The code for the entire NLM is contained in a single file, ATDemo.c. It begins with a list of #include macros. Some of these, such as stdio.h and stdlib.h, are standard ANSI includes. Others, such as nwenvrn.h, nwthread.h, and nbp.h, are headers for the NOS. Remember that all routines you call from these header files, even the ANSI C routines, are linked at load time and implemented by the NLMs described earlier. Do not use the ANSI headers from your MPW CIncludes folder -- there may be subtle differences in the header files that could cause debugging nightmares later on.

Like all C programs, an NLM written in C must have a main routine. Macintosh applications typically have a structure based on a main event loop:

        /* Do preliminary setup and initialization. */
        do {
        } while (1);
        /* Do final cleanup and exit. */

The structure of an NLM is a bit different, because the server itself is doing the event processing. Instead of polling the system for events and processing them one at a time in our main thread, we block for action and spawn a separate thread to handle each incoming event. This removes the bottleneck associated with a single point of event processing, with each spawned thread doing its own work and blocking only for its own needs.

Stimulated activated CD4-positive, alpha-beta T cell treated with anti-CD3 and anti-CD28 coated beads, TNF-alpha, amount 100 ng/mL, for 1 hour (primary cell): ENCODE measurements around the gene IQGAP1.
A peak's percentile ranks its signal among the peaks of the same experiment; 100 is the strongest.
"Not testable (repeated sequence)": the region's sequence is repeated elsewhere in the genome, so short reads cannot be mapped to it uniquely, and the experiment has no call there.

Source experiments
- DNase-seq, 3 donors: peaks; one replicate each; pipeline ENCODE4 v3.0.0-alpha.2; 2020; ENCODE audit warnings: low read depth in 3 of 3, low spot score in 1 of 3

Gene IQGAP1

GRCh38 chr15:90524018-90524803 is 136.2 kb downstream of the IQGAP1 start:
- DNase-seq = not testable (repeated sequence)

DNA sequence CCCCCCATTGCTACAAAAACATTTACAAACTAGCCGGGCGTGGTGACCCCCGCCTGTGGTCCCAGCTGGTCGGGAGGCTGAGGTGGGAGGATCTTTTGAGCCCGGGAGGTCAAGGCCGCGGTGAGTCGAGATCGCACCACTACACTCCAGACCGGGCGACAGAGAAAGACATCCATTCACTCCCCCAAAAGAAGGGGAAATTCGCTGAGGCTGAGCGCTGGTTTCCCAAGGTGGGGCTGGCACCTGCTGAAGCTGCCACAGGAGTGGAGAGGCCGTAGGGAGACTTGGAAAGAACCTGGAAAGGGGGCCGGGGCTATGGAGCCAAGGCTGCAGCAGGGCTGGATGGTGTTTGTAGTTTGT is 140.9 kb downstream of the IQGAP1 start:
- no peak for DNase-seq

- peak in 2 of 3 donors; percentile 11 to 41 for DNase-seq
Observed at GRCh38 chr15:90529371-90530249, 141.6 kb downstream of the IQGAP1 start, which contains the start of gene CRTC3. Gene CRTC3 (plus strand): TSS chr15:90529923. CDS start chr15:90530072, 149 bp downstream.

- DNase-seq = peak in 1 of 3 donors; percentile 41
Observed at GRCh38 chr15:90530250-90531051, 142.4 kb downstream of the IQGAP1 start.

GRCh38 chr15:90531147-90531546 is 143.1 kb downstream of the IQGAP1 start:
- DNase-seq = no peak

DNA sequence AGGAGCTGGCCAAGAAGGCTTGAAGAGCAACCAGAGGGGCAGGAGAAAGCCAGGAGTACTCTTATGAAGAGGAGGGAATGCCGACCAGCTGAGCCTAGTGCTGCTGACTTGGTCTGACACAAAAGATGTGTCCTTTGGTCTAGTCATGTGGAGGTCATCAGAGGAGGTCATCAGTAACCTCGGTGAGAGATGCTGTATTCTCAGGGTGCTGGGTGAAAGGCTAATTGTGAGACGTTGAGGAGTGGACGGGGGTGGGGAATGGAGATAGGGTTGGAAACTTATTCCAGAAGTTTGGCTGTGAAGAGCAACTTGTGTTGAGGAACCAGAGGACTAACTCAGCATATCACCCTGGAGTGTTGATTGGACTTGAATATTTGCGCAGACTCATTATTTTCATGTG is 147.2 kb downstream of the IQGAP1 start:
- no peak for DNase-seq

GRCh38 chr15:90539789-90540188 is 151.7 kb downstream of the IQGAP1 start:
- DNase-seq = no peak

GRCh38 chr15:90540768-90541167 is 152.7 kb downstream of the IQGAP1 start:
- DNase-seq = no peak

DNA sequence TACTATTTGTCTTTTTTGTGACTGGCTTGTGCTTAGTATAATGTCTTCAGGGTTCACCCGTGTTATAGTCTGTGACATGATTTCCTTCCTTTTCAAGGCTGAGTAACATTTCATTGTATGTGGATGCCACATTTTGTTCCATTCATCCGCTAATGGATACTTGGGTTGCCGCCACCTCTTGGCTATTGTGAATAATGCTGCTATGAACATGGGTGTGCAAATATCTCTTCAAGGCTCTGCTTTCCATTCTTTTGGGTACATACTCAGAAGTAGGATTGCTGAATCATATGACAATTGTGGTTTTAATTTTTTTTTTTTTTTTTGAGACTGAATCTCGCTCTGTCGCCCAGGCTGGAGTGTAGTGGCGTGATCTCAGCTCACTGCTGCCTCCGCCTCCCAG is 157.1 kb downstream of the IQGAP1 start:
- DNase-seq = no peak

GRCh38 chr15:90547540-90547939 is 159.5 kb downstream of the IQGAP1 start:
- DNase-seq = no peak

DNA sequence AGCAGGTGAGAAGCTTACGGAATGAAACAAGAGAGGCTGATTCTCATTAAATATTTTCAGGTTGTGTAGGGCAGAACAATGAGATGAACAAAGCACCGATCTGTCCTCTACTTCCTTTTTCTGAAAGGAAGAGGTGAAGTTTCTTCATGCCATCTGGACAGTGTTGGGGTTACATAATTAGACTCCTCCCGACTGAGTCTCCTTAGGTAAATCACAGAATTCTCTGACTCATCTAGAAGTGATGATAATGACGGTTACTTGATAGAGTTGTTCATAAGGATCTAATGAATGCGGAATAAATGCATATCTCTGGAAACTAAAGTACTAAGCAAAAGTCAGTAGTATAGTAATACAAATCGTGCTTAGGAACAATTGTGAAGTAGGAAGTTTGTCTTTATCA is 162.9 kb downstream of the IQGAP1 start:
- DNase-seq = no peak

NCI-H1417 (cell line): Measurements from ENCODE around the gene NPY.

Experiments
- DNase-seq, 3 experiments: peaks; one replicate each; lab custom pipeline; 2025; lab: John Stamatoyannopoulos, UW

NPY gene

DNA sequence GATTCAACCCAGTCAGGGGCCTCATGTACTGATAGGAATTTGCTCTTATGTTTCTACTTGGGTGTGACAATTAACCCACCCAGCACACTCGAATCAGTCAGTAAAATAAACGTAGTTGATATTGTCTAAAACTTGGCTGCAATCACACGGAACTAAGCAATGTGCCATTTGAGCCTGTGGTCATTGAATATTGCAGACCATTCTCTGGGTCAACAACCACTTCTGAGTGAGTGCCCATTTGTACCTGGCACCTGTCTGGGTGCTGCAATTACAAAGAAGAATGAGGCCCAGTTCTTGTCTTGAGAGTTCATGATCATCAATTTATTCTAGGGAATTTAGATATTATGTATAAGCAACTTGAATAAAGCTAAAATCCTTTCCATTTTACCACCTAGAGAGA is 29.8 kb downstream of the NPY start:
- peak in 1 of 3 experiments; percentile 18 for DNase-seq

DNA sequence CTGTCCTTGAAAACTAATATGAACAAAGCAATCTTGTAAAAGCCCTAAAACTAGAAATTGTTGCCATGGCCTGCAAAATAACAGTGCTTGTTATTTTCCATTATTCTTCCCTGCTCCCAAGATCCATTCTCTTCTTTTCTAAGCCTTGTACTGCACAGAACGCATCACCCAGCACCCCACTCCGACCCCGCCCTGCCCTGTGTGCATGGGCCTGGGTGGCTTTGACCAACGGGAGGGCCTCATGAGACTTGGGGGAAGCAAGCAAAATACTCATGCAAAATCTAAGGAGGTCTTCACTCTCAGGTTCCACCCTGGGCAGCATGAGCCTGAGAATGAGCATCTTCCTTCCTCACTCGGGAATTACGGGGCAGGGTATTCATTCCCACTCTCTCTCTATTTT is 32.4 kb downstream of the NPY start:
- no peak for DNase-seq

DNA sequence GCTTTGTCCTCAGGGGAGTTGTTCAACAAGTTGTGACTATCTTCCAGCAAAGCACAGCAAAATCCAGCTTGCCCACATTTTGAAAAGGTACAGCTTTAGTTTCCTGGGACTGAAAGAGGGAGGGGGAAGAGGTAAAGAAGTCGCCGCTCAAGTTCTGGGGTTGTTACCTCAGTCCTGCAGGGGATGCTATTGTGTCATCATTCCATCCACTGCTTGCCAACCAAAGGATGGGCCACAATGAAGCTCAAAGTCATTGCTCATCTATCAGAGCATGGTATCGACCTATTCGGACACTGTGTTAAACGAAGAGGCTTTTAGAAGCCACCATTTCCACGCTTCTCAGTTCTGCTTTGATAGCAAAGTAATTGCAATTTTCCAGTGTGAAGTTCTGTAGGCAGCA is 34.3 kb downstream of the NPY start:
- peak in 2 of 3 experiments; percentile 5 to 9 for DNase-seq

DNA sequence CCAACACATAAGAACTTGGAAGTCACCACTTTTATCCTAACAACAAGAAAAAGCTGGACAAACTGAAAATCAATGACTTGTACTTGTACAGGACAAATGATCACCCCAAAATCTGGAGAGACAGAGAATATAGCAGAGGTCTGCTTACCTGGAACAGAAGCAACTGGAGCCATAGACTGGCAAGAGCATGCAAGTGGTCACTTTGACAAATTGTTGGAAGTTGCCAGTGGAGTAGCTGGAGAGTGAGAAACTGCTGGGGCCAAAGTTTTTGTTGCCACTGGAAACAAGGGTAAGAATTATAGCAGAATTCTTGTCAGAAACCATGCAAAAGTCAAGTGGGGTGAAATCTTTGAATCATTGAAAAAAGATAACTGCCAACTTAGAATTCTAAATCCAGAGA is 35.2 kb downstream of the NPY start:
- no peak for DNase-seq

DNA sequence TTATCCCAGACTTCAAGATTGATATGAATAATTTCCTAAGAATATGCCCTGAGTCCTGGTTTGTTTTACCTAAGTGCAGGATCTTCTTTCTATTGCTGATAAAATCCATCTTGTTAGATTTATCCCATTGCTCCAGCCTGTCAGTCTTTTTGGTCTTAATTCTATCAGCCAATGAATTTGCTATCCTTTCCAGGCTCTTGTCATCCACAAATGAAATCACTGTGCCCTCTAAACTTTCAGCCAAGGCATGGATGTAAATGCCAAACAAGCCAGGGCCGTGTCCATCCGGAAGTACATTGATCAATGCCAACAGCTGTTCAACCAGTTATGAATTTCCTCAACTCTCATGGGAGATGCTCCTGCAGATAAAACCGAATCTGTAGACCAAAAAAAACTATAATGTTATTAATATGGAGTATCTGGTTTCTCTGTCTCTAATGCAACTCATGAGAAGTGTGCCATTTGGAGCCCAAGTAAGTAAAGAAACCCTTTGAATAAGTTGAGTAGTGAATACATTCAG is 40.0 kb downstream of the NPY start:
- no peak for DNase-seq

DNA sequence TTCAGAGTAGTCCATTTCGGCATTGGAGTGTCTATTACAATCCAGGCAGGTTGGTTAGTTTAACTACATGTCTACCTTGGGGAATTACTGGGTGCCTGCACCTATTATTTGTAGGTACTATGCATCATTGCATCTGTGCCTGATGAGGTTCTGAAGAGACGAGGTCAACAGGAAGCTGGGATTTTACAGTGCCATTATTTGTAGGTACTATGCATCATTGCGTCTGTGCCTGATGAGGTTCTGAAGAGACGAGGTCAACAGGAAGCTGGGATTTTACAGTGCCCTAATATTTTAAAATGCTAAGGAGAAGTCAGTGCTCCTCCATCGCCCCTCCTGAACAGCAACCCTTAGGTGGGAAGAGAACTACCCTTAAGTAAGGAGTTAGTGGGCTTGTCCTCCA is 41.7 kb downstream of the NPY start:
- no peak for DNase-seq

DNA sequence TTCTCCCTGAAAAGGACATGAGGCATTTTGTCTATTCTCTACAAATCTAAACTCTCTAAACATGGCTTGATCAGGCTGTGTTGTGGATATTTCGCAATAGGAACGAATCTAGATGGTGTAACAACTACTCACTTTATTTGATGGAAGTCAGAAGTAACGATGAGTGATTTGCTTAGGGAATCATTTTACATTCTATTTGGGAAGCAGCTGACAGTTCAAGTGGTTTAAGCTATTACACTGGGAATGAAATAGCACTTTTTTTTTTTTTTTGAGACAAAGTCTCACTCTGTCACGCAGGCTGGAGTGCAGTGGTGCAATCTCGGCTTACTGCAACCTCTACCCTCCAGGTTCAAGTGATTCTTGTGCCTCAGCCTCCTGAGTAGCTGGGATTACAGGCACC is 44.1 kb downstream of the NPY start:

The structure of ATDEMO looks like this:

        /* Do preliminary setup and initialization. */
        do {
        } while (1);

        /* Do final cleanup and exit. */
At first glance, our NLM seems to spend all its time in a busy do-while loop. In fact, this is not the case. ATAtpGet is a NOS function that waits to receive an ATP (AppleTalk Transaction Protocol) packet. Like many other functions in the NetWare C Interface, ATAtpGet is a blocking function: it suspends execution of the calling thread while waiting for an ATP packet to arrive, allowing the NOS to run other scheduled threads in the meantime. The thread calling the blocking function gets placed at the end of the run queue; eventually it will work its way back to the front of the queue and resume execution from the point of the suspension. (If our NLM didn't call such a blocking function, we could instead call ThreadSwitchWithDelay at the end of our do-while loop, to relinquish control of the processor explicitly and allow other threads to run.)